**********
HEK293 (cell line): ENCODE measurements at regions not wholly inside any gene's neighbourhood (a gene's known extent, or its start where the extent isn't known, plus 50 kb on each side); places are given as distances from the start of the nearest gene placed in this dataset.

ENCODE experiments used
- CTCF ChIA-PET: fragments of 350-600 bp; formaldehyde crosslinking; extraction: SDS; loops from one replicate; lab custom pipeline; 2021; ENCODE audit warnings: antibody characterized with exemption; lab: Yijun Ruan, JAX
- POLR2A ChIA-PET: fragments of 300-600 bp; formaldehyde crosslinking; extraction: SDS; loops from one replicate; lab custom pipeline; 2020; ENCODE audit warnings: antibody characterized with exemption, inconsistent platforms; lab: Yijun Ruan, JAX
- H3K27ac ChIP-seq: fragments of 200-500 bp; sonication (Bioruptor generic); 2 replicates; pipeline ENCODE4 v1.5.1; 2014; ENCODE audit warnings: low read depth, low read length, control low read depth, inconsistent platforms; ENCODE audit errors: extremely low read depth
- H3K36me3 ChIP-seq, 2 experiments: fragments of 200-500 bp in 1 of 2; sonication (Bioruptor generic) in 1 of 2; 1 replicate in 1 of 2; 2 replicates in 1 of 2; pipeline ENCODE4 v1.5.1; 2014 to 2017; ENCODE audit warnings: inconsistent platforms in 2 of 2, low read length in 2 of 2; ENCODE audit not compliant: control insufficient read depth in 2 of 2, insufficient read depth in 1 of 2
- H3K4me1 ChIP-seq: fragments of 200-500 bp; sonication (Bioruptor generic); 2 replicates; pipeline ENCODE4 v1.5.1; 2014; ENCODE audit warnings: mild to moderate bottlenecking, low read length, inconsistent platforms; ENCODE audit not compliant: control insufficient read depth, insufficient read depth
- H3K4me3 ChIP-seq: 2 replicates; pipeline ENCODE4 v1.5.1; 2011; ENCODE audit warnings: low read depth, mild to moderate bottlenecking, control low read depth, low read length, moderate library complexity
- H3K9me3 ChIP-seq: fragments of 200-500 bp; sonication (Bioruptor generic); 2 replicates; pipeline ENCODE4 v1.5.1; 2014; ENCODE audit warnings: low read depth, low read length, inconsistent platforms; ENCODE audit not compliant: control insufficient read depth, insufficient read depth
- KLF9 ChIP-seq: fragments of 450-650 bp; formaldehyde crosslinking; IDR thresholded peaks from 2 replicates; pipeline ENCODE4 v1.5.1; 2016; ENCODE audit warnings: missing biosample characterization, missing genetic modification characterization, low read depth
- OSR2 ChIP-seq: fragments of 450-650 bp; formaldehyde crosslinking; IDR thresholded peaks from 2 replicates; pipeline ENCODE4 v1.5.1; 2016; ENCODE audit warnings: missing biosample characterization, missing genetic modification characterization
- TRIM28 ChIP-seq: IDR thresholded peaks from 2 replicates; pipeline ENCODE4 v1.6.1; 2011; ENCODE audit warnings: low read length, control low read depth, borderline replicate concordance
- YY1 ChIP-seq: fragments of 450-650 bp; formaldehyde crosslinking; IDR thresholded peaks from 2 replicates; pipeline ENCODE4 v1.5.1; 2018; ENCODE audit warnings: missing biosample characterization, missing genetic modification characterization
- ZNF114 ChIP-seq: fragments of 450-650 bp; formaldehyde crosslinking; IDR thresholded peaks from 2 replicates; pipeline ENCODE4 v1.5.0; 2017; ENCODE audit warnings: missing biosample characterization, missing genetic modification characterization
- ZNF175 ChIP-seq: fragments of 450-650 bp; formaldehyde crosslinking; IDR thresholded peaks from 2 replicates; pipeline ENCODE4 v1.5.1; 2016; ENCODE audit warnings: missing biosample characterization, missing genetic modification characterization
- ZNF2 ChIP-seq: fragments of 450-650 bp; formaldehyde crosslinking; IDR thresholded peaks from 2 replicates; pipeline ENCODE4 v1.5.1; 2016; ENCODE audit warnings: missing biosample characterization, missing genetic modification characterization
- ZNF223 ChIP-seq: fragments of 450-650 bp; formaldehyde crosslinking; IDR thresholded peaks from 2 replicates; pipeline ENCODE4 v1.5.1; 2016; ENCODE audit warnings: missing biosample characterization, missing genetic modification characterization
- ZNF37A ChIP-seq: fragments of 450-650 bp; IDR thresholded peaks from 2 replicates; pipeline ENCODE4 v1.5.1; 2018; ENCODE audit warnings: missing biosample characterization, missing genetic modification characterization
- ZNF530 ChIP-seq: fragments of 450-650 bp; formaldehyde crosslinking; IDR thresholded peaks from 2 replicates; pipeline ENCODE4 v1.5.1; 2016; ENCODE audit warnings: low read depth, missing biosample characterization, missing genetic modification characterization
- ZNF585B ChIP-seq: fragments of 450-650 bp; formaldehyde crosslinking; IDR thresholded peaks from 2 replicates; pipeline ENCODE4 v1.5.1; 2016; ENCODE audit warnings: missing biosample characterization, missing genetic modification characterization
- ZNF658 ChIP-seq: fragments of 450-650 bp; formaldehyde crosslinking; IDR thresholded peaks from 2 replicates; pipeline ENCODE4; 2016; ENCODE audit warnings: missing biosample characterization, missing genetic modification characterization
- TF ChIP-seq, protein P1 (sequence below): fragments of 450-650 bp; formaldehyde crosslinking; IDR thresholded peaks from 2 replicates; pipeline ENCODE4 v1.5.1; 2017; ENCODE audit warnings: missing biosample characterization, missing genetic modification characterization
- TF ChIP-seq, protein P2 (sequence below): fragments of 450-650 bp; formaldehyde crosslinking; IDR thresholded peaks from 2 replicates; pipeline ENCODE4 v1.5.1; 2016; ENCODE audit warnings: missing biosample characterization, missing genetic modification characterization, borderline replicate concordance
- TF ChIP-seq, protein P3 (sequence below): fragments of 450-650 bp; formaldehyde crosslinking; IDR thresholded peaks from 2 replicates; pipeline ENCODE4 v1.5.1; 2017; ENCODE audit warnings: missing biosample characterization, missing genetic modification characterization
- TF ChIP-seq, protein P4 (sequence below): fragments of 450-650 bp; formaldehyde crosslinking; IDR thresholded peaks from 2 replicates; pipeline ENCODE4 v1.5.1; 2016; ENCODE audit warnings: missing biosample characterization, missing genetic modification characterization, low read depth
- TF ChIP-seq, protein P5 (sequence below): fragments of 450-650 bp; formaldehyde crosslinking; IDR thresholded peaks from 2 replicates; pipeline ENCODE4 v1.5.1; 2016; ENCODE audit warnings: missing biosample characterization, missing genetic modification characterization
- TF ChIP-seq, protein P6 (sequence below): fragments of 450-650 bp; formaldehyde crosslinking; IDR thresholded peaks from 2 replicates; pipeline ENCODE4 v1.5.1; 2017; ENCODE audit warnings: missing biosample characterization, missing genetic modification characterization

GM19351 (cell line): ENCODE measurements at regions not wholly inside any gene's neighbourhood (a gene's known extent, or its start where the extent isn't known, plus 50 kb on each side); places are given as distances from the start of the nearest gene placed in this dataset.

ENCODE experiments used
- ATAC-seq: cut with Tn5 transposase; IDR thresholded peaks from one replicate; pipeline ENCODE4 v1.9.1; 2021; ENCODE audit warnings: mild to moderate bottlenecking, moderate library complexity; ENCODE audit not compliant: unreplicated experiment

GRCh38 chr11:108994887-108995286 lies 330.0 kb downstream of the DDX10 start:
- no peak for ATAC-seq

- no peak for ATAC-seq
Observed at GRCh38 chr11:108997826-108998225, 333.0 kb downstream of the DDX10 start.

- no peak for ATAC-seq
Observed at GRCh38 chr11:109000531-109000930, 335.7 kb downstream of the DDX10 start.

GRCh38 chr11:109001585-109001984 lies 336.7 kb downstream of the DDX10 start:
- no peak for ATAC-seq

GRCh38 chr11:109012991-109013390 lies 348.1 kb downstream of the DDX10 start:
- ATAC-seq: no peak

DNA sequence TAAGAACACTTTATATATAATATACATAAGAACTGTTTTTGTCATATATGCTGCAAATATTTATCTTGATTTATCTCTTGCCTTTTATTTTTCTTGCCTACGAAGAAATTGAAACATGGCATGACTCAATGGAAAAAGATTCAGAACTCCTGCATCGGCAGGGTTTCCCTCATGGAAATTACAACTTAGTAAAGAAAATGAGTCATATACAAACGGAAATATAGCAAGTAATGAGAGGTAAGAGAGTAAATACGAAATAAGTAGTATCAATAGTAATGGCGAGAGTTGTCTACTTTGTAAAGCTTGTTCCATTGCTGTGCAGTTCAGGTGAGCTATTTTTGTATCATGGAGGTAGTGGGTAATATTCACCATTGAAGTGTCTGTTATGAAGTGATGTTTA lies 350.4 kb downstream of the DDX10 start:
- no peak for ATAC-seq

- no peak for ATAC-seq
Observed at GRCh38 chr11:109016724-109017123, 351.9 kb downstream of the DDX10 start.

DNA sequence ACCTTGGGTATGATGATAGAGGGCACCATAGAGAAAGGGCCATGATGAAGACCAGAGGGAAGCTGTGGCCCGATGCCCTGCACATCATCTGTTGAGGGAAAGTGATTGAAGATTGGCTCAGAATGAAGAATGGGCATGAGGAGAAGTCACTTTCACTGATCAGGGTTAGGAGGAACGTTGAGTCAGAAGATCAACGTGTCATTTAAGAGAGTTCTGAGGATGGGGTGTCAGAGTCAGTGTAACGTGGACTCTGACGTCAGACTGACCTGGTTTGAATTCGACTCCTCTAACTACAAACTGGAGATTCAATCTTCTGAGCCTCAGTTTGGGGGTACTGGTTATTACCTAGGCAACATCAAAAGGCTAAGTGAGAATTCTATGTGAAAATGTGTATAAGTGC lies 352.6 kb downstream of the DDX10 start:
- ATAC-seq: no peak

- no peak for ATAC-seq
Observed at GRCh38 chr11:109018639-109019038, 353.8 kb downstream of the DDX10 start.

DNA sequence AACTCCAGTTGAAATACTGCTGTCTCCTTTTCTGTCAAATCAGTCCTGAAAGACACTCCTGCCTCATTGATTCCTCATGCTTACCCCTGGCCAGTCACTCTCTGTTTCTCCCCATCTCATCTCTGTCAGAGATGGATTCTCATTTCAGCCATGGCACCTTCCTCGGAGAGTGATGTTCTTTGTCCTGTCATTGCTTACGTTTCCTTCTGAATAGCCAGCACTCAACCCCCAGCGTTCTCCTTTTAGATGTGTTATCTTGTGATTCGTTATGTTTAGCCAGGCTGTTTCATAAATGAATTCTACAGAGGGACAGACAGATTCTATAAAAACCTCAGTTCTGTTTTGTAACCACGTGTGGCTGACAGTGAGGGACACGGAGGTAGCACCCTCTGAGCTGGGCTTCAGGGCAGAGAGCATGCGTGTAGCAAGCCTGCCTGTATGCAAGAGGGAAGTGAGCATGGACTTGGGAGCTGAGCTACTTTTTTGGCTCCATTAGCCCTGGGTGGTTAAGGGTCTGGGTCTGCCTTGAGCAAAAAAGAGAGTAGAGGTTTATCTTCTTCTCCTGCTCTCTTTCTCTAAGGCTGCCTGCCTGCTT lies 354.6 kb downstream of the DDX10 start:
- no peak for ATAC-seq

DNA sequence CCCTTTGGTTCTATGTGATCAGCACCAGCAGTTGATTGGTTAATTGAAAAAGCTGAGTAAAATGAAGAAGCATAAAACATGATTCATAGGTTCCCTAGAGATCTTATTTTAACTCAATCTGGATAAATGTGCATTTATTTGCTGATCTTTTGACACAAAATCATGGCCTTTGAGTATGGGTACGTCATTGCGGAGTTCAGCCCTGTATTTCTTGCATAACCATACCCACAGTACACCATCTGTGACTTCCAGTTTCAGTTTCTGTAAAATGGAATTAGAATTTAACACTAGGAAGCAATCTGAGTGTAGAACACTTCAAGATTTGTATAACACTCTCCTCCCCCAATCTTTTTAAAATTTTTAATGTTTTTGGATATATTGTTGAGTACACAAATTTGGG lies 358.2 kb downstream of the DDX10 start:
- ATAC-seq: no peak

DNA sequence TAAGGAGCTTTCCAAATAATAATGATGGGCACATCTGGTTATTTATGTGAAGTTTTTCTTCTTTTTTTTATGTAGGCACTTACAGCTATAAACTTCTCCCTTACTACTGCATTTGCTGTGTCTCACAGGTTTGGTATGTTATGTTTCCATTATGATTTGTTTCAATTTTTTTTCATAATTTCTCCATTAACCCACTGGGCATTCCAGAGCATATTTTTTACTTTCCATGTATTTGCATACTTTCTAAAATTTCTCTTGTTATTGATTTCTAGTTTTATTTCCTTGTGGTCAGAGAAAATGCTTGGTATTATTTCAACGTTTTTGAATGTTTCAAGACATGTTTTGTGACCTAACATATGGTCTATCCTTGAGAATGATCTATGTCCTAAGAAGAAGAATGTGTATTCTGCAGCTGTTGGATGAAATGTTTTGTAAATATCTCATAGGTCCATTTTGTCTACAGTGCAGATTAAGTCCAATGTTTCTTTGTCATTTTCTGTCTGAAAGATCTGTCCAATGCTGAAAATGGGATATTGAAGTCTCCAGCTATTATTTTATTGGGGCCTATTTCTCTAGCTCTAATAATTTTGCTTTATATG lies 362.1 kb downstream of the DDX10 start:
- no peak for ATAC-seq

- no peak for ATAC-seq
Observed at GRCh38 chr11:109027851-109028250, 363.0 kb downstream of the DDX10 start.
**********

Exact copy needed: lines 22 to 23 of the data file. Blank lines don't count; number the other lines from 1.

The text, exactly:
- TF ChIP-seq, protein P1 (sequence below): fragments of 450-650 bp; formaldehyde crosslinking; IDR thresholded peaks from 2 replicates; pipeline ENCODE4 v1.5.1; 2017; ENCODE audit warnings: missing biosample characterization, missing genetic modification characterization
- TF ChIP-seq, protein P2 (sequence below): fragments of 450-650 bp; formaldehyde crosslinking; IDR thresholded peaks from 2 replicates; pipeline ENCODE4 v1.5.1; 2016; ENCODE audit warnings: missing biosample characterization, missing genetic modification characterization, borderline replicate concordance